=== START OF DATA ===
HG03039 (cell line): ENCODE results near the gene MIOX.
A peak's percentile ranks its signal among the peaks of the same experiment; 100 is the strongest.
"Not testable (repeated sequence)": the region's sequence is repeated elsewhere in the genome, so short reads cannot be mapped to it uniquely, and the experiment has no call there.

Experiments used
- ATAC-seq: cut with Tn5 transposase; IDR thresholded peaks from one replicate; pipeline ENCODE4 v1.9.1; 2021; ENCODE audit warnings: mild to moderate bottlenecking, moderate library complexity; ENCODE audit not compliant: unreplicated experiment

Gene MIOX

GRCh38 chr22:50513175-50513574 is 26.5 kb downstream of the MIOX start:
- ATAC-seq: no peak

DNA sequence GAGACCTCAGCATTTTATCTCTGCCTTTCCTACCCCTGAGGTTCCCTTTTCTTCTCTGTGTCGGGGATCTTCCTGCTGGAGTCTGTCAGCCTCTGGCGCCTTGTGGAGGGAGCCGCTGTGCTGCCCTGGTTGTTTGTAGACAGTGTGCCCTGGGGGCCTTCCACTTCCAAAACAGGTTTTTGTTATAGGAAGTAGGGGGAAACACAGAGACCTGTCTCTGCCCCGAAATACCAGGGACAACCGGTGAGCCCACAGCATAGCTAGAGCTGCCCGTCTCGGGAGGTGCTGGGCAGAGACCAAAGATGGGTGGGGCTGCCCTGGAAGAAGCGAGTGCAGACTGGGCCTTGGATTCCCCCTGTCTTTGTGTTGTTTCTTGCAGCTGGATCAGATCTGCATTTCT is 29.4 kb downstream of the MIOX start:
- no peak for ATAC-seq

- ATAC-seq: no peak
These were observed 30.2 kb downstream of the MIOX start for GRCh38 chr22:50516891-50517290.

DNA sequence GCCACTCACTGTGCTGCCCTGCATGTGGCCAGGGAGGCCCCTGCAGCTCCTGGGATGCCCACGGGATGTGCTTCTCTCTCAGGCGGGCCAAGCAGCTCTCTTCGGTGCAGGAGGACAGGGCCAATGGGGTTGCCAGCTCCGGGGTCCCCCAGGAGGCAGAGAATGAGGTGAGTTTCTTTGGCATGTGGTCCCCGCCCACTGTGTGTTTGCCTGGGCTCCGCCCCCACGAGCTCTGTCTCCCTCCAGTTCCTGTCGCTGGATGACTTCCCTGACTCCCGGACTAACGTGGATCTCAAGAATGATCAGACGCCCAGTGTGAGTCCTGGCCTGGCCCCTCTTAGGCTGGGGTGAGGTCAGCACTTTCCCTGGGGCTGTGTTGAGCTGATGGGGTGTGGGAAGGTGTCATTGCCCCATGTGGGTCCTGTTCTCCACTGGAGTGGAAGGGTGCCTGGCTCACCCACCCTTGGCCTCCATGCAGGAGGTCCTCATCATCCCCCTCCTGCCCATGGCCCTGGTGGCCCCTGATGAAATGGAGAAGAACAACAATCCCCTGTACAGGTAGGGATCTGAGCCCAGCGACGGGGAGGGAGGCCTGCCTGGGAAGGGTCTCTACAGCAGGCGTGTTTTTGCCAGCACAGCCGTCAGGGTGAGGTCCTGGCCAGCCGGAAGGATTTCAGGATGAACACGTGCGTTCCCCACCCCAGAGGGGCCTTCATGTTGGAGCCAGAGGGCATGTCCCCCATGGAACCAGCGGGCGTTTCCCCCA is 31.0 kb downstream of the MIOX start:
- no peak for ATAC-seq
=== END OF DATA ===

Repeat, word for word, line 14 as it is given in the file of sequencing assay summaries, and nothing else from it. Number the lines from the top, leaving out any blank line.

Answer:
- no peak for ATAC-seq